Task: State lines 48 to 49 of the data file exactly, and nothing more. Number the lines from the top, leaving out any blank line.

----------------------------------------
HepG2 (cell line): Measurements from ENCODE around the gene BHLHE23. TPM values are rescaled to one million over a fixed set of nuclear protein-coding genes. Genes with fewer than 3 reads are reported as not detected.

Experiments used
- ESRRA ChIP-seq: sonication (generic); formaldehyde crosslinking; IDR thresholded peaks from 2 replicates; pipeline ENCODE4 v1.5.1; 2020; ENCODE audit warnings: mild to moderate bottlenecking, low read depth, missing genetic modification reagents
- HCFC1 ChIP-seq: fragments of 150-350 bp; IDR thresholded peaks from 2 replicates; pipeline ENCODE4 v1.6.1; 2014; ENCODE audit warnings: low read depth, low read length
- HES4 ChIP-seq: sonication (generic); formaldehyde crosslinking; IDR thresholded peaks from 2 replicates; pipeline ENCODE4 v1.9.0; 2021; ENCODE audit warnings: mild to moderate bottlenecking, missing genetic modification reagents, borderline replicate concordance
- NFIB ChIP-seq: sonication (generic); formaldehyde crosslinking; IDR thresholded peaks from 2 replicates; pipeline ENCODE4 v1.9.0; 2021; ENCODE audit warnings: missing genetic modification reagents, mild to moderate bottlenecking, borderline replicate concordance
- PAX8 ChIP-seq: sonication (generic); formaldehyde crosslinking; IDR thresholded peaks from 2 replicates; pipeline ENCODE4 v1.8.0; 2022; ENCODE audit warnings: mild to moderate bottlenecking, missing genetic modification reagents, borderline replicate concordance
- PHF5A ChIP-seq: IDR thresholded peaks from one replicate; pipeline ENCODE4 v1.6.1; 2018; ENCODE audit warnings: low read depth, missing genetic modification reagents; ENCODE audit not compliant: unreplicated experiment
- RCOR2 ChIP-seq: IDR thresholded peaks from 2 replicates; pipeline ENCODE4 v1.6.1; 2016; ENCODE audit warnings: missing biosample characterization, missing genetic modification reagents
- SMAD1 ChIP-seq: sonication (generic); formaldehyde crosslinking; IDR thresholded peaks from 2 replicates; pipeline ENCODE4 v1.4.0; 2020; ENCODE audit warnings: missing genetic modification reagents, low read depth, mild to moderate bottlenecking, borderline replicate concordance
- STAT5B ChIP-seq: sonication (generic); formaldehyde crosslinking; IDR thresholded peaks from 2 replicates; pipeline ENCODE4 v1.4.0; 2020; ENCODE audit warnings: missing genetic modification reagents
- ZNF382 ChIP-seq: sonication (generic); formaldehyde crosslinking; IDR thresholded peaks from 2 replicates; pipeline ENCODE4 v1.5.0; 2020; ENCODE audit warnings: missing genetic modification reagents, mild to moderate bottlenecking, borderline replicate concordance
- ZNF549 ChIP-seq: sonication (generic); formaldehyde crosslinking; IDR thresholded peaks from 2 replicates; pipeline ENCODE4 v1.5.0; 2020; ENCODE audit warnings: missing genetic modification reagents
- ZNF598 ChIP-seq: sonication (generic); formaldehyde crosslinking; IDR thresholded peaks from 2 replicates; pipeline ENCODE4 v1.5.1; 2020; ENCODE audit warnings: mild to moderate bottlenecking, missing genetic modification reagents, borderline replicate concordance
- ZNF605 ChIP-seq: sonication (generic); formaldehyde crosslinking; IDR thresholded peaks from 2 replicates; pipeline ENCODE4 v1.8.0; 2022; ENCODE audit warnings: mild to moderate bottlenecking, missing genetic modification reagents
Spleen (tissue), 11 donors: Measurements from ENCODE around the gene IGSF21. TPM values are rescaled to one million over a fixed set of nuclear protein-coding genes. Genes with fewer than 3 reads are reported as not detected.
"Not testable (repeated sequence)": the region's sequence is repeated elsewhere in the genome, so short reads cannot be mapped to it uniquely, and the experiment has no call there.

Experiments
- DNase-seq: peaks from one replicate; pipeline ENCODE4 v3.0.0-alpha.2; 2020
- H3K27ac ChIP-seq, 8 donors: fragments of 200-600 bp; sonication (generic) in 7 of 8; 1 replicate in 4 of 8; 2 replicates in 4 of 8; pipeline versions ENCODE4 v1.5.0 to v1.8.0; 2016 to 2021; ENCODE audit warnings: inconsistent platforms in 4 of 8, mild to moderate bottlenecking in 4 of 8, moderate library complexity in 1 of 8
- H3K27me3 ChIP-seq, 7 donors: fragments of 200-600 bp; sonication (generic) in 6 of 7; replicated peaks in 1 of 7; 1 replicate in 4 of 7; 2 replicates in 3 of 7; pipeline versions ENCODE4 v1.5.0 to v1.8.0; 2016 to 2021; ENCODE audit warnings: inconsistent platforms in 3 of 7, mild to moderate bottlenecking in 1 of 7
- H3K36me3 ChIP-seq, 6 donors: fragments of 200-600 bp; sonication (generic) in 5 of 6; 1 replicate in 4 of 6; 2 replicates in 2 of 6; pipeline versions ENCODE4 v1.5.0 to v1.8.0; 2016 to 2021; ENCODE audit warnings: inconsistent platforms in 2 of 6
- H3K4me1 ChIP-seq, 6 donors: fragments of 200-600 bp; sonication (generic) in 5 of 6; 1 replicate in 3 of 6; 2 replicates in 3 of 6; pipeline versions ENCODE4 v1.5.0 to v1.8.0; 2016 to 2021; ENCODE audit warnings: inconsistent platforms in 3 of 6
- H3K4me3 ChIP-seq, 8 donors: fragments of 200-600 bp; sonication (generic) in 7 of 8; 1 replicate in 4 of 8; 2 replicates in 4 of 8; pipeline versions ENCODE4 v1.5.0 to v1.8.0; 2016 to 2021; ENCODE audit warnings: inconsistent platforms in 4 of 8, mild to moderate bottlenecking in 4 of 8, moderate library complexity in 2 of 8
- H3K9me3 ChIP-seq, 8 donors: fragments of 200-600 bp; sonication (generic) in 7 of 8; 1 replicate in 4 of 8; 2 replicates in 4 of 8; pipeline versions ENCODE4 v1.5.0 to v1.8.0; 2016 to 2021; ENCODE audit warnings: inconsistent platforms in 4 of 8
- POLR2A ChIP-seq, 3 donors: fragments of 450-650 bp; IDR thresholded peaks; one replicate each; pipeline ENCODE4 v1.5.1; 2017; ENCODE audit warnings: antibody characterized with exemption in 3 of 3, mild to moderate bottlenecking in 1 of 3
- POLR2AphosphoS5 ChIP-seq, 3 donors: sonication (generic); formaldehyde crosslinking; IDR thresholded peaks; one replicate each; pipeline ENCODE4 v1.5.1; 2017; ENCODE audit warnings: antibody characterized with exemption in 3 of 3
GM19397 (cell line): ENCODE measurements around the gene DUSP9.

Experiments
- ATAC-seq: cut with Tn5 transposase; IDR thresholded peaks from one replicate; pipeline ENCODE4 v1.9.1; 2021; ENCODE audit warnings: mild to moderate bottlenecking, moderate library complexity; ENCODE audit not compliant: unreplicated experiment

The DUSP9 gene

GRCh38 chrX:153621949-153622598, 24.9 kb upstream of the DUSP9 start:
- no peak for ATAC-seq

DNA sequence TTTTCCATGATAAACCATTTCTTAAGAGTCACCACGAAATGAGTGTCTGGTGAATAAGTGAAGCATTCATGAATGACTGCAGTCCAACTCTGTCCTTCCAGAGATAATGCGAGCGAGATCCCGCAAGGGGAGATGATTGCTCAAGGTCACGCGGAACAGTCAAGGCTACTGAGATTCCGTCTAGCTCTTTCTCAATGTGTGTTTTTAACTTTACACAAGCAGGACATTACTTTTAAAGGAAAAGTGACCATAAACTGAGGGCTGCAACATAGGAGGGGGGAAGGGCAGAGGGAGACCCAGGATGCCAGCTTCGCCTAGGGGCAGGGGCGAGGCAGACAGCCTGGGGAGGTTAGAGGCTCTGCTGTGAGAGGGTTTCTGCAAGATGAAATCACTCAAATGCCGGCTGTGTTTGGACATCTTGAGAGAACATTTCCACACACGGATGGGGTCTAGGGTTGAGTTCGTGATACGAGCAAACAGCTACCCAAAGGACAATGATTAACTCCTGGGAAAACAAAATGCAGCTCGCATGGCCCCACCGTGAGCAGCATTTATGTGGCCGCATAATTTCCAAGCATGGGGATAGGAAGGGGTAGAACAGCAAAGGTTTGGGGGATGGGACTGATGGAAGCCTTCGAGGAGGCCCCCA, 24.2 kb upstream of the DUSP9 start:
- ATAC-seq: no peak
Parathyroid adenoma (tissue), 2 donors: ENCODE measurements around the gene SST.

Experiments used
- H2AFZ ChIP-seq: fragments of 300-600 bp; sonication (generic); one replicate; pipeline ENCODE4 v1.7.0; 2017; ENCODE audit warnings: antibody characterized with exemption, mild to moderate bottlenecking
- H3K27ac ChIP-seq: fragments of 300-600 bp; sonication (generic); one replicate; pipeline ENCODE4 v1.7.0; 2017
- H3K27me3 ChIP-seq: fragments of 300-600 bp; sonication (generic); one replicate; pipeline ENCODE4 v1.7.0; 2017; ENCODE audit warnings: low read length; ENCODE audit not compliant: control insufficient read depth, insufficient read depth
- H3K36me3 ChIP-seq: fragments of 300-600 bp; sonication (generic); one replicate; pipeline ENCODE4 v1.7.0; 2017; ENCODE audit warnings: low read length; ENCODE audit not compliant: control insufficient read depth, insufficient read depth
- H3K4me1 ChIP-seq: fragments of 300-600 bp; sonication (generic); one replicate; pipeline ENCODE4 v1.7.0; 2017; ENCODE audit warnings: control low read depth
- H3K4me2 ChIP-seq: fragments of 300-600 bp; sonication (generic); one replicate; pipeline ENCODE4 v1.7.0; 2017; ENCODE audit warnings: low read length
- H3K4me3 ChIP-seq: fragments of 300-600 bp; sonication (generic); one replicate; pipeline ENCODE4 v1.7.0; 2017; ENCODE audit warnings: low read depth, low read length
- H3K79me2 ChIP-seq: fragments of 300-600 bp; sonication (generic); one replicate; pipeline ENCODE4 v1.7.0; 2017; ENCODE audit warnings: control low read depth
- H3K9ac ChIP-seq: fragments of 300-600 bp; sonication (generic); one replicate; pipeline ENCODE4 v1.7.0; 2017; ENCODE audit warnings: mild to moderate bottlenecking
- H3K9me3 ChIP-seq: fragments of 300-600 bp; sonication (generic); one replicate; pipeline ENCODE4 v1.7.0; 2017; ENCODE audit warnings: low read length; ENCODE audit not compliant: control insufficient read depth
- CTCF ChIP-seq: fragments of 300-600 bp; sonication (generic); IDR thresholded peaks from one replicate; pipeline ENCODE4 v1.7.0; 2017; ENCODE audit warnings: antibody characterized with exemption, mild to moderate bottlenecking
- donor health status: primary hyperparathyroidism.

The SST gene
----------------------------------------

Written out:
- CTCF ChIP-seq: fragments of 300-600 bp; sonication (generic); IDR thresholded peaks from one replicate; pipeline ENCODE4 v1.7.0; 2017; ENCODE audit warnings: antibody characterized with exemption, mild to moderate bottlenecking
- donor health status: primary hyperparathyroidism.